Leading Arab journalist Mohamed Hassanein Heikal dies at 92

By REUTERS
February 17, 2016 12:56
1 minute read.

 
X

Dear Reader,
As you can imagine, more people are reading The Jerusalem Post than ever before. Nevertheless, traditional business models are no longer sustainable and high-quality publications, like ours, are being forced to look for new ways to keep going. Unlike many other news organizations, we have not put up a paywall. We want to keep our journalism open and accessible and be able to keep providing you with news and analyses from the frontlines of Israel, the Middle East and the Jewish World.

As one of our loyal readers, we ask you to be our partner.

For $5 a month you will receive access to the following:

  • A user experience almost completely free of ads
  • Access to our Premium Section
  • Content from the award-winning Jerusalem Report and our monthly magazine to learn Hebrew - Ivrit
  • A brand new ePaper featuring the daily newspaper as it appears in print in Israel

Help us grow and continue telling Israel’s story to the world.

Thank you,

Ronit Hasin-Hochman, CEO, Jerusalem Post Group
Yaakov Katz, Editor-in-Chief

UPGRADE YOUR JPOST EXPERIENCE FOR 5$ PER MONTH Show me later

CAIRO - Mohamed Hassanein Heikal, the Arab world's best known political commentator, died on Wednesday at age 92, Egyptian state television reported.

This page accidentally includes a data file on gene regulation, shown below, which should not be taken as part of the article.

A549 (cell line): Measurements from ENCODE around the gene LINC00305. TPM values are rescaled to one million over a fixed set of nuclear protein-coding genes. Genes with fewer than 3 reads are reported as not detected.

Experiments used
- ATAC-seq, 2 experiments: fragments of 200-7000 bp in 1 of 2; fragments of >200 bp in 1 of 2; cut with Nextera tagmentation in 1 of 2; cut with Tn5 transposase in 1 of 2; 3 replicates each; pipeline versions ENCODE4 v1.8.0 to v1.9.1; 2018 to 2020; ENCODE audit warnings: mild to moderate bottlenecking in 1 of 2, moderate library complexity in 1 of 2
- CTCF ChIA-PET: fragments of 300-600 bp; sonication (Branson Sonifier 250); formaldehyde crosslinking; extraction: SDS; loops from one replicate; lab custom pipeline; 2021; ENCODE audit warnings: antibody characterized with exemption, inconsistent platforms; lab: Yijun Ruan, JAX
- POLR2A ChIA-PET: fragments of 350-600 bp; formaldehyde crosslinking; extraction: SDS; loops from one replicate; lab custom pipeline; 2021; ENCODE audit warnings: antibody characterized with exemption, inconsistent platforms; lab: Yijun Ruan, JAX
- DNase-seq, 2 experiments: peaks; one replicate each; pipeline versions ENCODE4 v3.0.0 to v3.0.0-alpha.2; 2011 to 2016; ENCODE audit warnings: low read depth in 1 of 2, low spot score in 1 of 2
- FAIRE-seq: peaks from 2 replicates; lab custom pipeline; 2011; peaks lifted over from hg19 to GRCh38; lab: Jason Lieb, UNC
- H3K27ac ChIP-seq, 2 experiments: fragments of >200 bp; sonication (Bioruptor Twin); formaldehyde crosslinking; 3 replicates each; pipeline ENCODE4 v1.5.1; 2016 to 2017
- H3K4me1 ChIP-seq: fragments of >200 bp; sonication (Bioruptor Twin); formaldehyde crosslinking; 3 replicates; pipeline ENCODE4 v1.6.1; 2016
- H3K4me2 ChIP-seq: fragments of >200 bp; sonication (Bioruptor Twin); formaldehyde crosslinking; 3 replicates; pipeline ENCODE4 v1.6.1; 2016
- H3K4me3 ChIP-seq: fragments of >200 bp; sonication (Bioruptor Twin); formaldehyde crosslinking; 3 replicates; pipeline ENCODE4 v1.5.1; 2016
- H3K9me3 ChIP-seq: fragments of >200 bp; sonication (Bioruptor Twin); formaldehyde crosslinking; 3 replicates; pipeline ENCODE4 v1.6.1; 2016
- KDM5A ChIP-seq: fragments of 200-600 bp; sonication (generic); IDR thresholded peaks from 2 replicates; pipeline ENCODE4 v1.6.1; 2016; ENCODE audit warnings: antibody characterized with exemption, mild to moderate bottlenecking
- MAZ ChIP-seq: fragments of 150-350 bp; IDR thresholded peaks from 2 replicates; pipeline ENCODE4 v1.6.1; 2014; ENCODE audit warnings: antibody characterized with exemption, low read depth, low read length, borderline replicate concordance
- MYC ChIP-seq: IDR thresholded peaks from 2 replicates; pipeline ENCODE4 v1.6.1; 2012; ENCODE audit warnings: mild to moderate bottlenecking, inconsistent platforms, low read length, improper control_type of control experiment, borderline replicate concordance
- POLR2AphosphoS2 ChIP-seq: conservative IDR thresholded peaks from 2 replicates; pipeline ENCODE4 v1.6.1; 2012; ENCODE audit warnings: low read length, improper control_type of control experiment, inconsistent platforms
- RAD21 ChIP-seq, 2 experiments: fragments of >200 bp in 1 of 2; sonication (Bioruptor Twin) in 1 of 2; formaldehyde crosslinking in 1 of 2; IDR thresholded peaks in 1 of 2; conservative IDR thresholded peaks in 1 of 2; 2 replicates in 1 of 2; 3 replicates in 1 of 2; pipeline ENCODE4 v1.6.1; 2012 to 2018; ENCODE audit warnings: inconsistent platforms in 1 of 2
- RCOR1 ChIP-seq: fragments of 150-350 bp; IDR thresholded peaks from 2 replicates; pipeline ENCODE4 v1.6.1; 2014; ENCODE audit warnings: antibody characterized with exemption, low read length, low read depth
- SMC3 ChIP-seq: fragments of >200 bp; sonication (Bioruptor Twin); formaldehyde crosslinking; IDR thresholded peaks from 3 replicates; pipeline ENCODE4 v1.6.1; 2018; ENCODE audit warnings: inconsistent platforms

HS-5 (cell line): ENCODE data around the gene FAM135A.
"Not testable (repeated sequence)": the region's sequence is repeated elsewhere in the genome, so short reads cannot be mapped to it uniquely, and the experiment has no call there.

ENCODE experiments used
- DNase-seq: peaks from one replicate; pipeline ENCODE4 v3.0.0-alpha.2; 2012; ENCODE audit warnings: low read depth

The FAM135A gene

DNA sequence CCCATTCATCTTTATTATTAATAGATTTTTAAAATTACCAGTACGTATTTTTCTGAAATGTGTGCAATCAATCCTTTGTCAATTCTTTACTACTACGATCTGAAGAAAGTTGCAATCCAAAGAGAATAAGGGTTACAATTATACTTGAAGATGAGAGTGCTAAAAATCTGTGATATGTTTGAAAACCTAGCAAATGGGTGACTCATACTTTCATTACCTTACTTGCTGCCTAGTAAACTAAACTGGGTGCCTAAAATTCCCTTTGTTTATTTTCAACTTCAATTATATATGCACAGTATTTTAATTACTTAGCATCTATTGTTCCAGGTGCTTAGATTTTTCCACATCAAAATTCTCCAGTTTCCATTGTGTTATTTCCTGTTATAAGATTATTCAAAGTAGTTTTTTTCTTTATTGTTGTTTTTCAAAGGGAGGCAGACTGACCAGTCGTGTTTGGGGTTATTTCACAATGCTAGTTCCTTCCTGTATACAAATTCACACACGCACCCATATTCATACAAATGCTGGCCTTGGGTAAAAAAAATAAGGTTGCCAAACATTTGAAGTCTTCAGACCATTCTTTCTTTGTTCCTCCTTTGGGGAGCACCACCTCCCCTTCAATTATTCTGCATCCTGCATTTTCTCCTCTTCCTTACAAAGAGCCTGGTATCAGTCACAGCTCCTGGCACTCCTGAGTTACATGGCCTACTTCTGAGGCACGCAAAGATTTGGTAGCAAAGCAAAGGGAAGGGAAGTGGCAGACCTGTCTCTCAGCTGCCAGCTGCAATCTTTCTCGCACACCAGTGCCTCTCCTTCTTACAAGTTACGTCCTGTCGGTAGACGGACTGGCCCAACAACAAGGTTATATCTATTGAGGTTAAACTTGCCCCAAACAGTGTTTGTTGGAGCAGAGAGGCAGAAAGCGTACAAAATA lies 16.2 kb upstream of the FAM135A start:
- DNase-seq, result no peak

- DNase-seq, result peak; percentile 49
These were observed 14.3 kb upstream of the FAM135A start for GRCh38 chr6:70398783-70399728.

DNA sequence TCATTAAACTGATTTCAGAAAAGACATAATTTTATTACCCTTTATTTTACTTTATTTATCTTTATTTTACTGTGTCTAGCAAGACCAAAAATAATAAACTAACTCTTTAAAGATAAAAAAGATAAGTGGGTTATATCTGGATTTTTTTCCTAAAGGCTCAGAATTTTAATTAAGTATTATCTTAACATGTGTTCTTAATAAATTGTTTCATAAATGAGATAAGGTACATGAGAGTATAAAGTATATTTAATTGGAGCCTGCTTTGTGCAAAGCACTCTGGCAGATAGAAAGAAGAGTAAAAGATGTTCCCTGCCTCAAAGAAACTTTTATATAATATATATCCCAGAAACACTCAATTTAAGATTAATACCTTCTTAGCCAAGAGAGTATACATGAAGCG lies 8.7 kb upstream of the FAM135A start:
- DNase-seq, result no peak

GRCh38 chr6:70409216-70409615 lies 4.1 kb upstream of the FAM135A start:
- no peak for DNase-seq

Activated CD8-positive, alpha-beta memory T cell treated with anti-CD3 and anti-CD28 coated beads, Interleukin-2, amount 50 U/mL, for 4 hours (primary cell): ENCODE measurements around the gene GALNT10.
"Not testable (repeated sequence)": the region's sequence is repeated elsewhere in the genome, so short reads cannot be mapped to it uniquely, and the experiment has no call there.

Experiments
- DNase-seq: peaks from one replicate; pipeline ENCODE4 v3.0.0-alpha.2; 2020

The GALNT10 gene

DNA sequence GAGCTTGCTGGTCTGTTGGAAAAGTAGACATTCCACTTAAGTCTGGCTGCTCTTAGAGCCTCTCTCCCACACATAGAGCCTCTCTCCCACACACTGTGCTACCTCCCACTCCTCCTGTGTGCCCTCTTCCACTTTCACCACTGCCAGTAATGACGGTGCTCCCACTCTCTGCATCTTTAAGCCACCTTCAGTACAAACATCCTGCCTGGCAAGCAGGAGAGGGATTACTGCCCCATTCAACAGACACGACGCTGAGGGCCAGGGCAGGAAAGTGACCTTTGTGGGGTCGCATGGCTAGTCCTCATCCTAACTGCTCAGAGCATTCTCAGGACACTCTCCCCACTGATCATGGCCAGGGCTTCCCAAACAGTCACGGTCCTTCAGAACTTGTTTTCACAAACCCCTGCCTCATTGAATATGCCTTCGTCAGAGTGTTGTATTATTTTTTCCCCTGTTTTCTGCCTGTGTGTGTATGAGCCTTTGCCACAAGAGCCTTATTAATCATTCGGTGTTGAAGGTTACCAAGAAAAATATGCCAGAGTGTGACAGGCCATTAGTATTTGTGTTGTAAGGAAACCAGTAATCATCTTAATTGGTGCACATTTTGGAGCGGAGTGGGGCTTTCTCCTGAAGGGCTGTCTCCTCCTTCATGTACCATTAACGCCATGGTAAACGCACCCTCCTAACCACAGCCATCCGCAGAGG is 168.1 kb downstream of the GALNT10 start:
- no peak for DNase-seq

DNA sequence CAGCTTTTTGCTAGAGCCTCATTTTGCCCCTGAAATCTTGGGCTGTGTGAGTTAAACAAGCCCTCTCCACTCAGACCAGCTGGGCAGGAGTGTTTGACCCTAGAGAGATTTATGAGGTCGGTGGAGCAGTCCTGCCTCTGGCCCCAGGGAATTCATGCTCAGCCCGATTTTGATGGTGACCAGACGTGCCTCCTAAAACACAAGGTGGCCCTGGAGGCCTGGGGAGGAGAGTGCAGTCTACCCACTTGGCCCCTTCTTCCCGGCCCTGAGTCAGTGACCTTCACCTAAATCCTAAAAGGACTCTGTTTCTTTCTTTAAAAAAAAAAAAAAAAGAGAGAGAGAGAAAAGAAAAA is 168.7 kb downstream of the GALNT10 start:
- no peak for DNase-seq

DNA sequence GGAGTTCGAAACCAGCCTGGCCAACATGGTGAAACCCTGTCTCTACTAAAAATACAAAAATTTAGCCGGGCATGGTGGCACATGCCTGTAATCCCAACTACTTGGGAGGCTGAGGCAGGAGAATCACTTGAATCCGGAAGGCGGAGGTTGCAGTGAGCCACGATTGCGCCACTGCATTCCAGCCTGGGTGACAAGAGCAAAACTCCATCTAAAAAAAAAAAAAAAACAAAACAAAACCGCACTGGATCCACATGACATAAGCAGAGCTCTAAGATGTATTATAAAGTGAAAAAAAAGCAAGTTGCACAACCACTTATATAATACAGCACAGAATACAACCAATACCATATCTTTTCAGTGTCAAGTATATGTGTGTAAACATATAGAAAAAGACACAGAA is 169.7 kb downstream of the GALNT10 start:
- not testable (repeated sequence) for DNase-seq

The leading Egyptian journalist rose to prominence as editor in chief of Egypt's Al-Ahram, widely regarded as the newspaper of record in the Arab world during his tenure.

Heikal was a close associate of President Gamal Abdel Nasser, one of the army officers who overthrew the British-backed monarchy in 1952, and his insight into regional affairs was highly respected by many Arab leaders.

Heikal's daily columns often offered the best clues on the thinking of Nasser, a charismatic figure who challenged the West and was a champion of pan-Arab nationalism. He served as a minister of national guidance under Nasser.

After Nasser's death in 1970, Heikal played a key role in ensuring that his successor Anwar Sadat consolidated power as president, advising him to push out Nasser loyalists.

Heikal later fell out with Sadat after Al-Ahram criticized the president. He was arrested along with hundreds of other figures seen as a threat to Sadat's policies, including the 1979 peace treaty with Israel and economic liberalization.

He was released after President Hosni Mubarak came to power following Sadat's assassination by Islamist militants in 1981. Heikal kept a low profile abroad until the 2000s, when he returned to Egypt and became a regular commentator, hosting his own television program and resuming his well-known columns.

Join Jerusalem Post Premium Plus now for just $5 and upgrade your experience with an ads-free website and exclusive content. Click here>>

Related Content

Breaking news
November 15, 2018
Hanegbi apologizes for 'attacks on south are minor' comments

By JERUSALEM POST STAFF